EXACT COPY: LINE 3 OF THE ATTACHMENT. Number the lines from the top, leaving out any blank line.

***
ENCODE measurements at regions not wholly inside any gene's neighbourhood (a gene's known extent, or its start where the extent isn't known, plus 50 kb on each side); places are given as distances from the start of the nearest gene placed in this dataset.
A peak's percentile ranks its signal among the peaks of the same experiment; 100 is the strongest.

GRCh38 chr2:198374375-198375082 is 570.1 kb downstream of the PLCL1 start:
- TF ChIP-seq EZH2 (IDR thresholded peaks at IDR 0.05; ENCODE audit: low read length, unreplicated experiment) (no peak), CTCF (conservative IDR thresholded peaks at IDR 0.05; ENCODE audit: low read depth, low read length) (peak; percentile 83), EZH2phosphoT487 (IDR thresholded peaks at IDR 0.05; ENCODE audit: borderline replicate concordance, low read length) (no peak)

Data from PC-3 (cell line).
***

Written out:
GRCh38 chr2:198374375-198375082 is 570.1 kb downstream of the PLCL1 start: